Chapter 4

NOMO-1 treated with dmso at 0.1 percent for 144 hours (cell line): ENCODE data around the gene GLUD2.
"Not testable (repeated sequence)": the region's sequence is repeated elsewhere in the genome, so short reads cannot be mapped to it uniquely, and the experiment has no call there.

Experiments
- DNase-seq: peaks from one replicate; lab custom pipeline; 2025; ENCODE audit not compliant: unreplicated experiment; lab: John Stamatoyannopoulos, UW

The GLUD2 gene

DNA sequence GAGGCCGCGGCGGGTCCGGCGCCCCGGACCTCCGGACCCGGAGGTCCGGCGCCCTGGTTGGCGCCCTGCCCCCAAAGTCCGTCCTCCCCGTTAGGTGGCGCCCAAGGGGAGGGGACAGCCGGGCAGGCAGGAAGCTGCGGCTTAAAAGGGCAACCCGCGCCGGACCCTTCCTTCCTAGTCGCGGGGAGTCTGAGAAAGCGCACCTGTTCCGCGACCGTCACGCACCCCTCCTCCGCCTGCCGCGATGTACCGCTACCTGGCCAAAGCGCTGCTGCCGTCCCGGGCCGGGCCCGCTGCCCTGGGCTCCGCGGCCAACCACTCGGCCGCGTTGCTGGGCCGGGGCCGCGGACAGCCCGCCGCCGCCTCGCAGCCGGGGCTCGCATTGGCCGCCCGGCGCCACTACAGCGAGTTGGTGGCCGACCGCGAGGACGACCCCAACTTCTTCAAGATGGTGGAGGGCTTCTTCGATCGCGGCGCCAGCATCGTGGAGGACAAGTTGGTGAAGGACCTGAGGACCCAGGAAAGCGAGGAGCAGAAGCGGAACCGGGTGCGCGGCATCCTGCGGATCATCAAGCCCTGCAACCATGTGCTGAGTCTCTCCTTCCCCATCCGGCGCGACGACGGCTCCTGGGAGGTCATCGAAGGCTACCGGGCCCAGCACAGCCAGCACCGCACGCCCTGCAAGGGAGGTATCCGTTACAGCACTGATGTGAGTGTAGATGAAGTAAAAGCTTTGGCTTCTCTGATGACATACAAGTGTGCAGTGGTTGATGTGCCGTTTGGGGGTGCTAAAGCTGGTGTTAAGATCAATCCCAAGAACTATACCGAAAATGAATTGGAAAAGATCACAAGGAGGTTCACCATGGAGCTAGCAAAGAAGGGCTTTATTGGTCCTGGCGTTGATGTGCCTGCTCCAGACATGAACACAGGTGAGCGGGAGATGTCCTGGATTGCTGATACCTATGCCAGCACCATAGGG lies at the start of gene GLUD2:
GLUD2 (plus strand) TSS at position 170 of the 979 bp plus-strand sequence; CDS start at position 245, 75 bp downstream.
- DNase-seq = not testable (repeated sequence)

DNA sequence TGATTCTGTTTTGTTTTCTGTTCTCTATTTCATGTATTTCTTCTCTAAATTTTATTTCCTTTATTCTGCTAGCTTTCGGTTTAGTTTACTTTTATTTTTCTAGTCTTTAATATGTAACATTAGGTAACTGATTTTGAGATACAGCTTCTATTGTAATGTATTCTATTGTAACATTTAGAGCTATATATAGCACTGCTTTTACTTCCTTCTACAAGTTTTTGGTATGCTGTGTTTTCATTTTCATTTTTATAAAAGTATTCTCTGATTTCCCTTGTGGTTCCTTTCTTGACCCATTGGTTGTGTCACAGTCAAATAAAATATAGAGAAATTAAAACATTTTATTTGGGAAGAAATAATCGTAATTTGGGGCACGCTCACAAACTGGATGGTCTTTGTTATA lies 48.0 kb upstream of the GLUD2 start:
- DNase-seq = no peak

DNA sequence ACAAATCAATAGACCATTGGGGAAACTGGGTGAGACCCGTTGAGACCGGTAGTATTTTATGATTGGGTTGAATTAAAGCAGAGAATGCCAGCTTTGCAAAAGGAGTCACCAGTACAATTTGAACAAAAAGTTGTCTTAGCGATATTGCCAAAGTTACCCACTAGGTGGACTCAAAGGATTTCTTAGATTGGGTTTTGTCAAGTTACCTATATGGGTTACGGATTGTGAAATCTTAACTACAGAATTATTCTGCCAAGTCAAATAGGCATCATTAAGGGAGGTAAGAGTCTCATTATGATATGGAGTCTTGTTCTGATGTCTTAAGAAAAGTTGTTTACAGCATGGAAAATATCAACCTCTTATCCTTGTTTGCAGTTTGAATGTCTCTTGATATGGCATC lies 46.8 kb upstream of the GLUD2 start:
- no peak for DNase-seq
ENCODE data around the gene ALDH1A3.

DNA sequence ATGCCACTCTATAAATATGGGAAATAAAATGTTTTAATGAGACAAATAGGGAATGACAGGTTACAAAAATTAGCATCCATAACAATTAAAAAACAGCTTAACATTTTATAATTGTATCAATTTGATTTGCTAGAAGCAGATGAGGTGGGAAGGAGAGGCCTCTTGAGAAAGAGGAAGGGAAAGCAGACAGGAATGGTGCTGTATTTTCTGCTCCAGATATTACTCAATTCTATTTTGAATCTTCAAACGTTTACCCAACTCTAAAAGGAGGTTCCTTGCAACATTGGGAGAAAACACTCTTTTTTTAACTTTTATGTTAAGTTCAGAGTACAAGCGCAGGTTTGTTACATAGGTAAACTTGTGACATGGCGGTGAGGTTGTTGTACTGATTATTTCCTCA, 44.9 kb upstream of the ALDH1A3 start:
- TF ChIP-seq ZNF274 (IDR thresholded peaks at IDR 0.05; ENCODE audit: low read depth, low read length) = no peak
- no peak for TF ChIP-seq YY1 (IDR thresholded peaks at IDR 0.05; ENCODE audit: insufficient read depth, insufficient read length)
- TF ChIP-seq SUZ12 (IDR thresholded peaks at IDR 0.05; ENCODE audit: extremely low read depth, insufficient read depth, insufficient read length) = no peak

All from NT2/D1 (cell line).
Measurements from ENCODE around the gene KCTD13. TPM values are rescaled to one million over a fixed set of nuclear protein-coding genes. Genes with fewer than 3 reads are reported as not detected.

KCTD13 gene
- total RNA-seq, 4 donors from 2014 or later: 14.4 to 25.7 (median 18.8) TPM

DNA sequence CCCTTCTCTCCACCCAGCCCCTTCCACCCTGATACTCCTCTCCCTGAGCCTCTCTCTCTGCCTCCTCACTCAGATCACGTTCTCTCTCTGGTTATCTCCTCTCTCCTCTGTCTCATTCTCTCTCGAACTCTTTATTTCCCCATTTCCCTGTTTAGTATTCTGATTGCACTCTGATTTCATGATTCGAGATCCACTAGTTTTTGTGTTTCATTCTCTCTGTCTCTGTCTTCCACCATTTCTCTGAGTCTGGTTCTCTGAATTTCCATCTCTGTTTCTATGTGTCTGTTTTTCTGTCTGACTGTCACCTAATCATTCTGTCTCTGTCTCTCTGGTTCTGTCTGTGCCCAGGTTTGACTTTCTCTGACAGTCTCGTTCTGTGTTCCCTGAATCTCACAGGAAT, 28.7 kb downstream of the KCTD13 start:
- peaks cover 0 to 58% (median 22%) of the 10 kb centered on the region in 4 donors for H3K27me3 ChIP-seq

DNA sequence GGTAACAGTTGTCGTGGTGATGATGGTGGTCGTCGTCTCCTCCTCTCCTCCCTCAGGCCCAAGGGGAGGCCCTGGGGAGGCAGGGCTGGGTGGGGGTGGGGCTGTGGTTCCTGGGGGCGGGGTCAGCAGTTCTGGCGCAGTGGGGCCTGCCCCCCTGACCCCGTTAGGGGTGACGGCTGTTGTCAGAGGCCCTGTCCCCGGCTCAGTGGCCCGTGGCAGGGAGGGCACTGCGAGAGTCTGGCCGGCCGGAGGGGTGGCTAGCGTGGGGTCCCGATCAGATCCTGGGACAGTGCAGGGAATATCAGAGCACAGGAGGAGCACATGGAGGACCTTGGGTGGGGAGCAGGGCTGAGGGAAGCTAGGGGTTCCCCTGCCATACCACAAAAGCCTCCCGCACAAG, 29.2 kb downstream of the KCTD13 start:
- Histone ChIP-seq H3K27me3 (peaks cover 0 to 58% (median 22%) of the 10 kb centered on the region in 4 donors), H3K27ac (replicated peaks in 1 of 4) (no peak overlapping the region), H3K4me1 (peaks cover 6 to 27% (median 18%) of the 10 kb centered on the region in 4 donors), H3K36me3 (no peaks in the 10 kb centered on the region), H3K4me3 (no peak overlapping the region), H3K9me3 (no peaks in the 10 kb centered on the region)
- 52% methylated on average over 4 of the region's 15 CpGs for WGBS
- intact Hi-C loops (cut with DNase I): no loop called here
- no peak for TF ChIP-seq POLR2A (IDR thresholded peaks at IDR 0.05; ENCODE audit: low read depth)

📖 Chapter 4: The Gods Ask Vishnu to Descend - Unveiling the Cosmic Drama Dive into the enthralling narrative as Sutagoswami takes us through the mesmerizing events following the snake sacrifice in the Mahabharata. The sages, eager to hear the epic tale, request Sutagoswami to narrate the saga as told by Vaisampayana to King Janamejaya. The story unfolds on the shores of the milk ocean, where a gathering of Devas, summoned by Lord Brahma, takes place. Mother Earth, distressed by the reborn demons wreaking havoc, implores the Devas for assistance. What follows is a divine plan, with Devas descending to Earth and sending their "amshas" into different royal dynasties. Witness the excitement among the Devas as they approach Lord Vishnu in Swetadvipa, seeking his involvement in their celestial mission. The ensuing discussions unveil intricate plans and the roles of various Devas in the impending cosmic drama. Delve into the unique role of Karna, an amsha of Surya, possessing not only formidable skills but also the soul of a demon named Sahasrakavacha. Madhvacarya draws intriguing parallels with characters from other epics, adding layers of complexity to the Mahabharata narrative. The narrative takes a captivating turn as Suta unfolds the divine identities of various characters, revealing the intricate connections between celestial beings and earthly incarnations. Explore the noble principles of the Kshatriya code through the story of Sahasrakavacha seeking sanctuary with Lord Surya. The epic tale continues with the rebirth of Sahasrakavacha's soul as Karna, whose complex character evokes diverse sentiments among observers. The intriguing story sheds light on the challenges posed by the Kshatriya code and the subsequent demise of the demon-hero Karna. As the narrative weaves through the lineage of powerful beings, including Shalya and others, it unveils the profound connections shaping the destiny of the entire universe. Gain a deeper understanding of the cosmic conflicts between Devas and Asuras, transcending earthly boundaries and offering profound lessons in devotion. Embark on a journey beyond the superficial, guided by the wisdom of a knowledgeable acharya—a direct disciple of Vyasa, the Mahabharata's author. Unravel profound insights and discover the spiritual essence embedded in this timeless epic. 🌌📜 #Mahabharata #EpicTales #SpiritualWisdom #CosmicDrama